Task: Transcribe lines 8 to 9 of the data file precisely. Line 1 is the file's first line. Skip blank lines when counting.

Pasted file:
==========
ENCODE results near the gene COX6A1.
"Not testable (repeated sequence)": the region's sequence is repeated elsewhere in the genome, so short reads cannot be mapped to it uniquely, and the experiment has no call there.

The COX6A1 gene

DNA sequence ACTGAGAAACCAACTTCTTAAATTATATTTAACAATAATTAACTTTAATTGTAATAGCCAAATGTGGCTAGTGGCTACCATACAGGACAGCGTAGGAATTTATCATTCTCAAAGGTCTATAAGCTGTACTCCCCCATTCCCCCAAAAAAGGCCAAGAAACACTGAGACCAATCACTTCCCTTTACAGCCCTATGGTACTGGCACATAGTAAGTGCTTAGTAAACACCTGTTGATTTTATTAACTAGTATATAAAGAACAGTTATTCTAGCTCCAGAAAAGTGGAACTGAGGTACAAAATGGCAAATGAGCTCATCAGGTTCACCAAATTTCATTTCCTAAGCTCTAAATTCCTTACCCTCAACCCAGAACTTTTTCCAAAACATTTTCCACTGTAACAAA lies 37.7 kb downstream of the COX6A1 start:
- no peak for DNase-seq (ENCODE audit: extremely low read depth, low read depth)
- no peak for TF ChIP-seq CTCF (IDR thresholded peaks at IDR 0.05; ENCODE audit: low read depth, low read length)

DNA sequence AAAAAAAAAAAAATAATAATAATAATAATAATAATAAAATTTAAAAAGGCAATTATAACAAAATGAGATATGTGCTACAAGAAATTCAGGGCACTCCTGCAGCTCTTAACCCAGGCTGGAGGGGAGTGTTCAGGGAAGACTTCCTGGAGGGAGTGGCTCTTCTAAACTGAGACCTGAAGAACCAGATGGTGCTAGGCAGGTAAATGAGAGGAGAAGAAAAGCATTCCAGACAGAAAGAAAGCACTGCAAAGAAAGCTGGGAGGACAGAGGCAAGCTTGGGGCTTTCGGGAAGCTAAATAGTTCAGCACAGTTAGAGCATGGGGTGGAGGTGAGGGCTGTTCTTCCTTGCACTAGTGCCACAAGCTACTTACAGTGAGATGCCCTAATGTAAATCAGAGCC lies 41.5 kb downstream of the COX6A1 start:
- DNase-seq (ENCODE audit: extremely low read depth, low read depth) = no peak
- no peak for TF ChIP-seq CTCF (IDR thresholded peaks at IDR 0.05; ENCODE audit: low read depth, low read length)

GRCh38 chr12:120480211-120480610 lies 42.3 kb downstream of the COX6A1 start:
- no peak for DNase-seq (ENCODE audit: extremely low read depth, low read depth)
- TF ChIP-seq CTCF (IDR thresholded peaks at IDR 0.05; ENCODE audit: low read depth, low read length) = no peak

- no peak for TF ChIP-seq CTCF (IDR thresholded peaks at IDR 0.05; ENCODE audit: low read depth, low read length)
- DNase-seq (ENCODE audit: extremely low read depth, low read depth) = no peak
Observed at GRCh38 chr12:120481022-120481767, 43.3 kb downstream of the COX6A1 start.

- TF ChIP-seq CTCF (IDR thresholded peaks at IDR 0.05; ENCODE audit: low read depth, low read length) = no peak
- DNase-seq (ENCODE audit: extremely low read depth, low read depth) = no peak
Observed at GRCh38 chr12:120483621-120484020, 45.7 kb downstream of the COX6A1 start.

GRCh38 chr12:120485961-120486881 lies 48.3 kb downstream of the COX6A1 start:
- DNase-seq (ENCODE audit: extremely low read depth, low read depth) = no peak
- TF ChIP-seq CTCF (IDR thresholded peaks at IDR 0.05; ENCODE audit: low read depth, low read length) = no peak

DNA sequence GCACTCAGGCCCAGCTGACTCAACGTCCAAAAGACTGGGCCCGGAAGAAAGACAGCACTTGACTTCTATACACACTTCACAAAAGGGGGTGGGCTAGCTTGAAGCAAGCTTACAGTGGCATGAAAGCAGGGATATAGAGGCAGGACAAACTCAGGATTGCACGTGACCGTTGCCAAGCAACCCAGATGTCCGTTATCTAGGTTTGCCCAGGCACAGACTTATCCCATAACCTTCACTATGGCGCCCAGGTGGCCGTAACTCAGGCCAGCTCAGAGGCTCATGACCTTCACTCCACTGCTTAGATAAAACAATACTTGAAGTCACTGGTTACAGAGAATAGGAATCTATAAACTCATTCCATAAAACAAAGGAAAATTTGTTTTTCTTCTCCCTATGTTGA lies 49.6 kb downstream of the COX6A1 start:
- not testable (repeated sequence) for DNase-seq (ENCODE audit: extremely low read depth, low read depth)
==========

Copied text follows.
- DNase-seq (ENCODE audit: extremely low read depth, low read depth) = no peak
- no peak for TF ChIP-seq CTCF (IDR thresholded peaks at IDR 0.05; ENCODE audit: low read depth, low read length)